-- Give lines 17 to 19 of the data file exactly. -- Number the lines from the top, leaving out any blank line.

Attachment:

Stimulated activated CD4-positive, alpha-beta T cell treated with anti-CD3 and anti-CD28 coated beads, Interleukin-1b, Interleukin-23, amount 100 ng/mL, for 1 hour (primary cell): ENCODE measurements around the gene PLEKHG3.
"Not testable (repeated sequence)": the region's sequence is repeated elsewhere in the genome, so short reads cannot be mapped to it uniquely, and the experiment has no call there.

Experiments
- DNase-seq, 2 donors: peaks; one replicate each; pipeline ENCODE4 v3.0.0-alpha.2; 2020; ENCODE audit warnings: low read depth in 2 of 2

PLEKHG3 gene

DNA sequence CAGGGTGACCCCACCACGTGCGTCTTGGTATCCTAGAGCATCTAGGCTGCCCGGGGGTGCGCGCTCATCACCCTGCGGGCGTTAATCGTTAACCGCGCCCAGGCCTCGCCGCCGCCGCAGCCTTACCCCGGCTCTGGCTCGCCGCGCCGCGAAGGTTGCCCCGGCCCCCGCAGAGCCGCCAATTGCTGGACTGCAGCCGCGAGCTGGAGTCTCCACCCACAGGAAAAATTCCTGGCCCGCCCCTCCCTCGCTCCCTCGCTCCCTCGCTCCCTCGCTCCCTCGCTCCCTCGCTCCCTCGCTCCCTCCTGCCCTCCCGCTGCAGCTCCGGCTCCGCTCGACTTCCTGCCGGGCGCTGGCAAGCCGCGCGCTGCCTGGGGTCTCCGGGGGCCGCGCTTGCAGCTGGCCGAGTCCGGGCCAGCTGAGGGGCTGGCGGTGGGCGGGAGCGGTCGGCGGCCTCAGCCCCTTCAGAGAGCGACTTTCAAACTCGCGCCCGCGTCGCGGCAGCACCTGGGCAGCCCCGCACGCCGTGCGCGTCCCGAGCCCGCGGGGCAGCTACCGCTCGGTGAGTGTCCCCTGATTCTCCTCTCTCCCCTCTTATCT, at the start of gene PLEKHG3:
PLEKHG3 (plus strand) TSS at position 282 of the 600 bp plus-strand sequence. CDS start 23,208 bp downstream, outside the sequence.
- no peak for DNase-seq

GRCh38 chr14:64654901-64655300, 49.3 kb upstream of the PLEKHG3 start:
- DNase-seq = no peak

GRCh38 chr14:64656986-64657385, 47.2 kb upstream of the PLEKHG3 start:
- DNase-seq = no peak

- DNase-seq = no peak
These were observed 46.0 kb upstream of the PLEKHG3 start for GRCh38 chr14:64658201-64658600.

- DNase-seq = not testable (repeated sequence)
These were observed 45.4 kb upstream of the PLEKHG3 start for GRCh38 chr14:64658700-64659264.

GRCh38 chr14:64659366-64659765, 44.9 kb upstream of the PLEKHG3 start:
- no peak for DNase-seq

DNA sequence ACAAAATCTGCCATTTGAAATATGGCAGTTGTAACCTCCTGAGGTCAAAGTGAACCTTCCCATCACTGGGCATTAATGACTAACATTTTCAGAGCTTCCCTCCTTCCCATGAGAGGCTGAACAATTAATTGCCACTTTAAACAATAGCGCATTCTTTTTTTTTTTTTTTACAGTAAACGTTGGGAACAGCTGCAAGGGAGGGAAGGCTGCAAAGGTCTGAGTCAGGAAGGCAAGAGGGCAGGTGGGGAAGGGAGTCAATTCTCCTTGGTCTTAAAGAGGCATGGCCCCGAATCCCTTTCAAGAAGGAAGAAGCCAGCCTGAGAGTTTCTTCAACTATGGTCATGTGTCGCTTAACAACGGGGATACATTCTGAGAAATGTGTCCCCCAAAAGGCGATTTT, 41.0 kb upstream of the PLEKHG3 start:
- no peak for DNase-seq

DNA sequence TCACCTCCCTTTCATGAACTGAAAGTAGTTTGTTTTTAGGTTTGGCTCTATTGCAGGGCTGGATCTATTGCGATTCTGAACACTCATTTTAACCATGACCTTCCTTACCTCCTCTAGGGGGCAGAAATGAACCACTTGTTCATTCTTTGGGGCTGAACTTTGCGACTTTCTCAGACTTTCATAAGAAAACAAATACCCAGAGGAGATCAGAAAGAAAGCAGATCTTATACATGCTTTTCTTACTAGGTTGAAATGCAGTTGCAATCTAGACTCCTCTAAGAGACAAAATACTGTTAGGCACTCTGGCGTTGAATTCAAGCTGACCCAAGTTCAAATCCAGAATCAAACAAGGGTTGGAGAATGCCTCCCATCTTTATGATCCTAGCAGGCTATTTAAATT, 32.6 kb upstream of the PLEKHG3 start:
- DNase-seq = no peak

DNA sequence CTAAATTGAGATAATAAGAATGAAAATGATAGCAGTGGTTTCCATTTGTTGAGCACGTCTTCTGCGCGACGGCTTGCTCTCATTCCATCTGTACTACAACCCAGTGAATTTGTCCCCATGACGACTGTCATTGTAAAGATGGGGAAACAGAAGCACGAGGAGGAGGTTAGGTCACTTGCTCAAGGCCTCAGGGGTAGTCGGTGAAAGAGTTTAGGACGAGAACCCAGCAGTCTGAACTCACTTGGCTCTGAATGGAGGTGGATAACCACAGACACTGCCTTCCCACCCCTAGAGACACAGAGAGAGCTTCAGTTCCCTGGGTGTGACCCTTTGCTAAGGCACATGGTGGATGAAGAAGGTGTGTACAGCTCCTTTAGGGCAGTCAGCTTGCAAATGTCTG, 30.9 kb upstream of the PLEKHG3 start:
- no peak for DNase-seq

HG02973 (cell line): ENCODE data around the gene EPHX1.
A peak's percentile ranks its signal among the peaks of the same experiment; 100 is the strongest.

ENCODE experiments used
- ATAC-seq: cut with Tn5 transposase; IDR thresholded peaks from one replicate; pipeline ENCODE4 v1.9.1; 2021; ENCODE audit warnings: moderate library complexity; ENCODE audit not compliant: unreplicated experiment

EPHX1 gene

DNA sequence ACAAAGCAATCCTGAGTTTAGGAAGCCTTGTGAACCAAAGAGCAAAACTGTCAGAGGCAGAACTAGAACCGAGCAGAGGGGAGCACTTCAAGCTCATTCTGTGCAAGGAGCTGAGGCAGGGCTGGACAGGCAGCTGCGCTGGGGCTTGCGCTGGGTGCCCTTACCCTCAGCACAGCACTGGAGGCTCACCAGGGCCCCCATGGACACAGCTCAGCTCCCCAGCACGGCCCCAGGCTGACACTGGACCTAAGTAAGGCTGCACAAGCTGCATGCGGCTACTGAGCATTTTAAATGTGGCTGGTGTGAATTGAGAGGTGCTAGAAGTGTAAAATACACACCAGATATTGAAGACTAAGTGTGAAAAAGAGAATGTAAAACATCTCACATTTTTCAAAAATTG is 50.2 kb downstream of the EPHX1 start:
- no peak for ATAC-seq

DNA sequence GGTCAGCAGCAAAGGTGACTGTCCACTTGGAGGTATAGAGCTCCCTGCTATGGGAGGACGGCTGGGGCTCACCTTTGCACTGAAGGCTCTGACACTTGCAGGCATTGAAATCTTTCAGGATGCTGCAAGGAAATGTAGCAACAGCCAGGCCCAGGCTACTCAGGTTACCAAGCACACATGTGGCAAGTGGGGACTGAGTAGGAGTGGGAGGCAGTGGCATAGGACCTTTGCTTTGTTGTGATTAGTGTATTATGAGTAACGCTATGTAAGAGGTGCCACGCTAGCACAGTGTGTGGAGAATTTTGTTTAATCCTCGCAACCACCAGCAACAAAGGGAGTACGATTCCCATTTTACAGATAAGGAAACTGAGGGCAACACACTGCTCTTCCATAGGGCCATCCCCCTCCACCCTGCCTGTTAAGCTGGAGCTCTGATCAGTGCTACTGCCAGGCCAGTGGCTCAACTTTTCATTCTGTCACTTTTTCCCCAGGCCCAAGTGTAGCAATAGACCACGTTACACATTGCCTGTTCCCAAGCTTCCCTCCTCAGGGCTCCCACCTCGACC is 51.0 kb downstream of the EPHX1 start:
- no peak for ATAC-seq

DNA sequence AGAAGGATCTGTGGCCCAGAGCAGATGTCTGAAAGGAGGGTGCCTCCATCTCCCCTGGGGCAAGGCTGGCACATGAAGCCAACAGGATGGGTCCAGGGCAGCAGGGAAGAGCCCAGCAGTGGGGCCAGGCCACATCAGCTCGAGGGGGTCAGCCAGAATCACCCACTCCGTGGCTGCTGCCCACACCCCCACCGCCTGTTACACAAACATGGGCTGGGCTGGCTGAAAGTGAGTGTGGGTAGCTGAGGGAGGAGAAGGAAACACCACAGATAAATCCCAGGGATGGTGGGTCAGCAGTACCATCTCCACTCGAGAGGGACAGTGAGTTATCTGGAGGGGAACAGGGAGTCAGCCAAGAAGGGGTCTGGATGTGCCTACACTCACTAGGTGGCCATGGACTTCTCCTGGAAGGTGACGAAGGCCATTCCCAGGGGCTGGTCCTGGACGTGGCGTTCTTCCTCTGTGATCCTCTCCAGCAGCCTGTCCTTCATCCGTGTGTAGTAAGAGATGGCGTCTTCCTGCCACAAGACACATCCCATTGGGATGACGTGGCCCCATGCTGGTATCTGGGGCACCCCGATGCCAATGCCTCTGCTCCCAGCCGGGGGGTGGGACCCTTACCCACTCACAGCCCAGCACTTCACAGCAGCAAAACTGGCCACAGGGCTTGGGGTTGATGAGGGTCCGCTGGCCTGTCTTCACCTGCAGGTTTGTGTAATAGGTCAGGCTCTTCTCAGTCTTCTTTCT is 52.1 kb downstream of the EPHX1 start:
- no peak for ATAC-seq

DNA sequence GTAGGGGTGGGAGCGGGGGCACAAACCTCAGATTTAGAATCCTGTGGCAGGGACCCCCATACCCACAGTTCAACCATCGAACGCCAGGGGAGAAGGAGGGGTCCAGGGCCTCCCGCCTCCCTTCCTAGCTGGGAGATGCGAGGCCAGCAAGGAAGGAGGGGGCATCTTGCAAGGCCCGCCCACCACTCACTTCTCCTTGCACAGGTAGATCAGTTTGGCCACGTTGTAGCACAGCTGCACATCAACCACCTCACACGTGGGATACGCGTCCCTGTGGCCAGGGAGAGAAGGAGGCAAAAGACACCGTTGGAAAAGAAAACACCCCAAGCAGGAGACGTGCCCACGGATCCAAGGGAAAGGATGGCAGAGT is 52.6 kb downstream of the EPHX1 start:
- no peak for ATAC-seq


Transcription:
GRCh38 chr14:64659366-64659765, 44.9 kb upstream of the PLEKHG3 start:
- no peak for DNase-seq

DNA sequence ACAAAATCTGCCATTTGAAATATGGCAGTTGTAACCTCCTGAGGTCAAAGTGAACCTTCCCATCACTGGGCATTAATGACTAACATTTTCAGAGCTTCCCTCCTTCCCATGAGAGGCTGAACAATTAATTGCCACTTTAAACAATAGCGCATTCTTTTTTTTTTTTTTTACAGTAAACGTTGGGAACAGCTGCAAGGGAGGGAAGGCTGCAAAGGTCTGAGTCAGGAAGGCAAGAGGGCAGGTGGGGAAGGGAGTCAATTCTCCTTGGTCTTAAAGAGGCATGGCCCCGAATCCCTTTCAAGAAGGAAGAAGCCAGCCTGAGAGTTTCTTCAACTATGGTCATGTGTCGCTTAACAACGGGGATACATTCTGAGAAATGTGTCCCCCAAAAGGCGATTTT, 41.0 kb upstream of the PLEKHG3 start: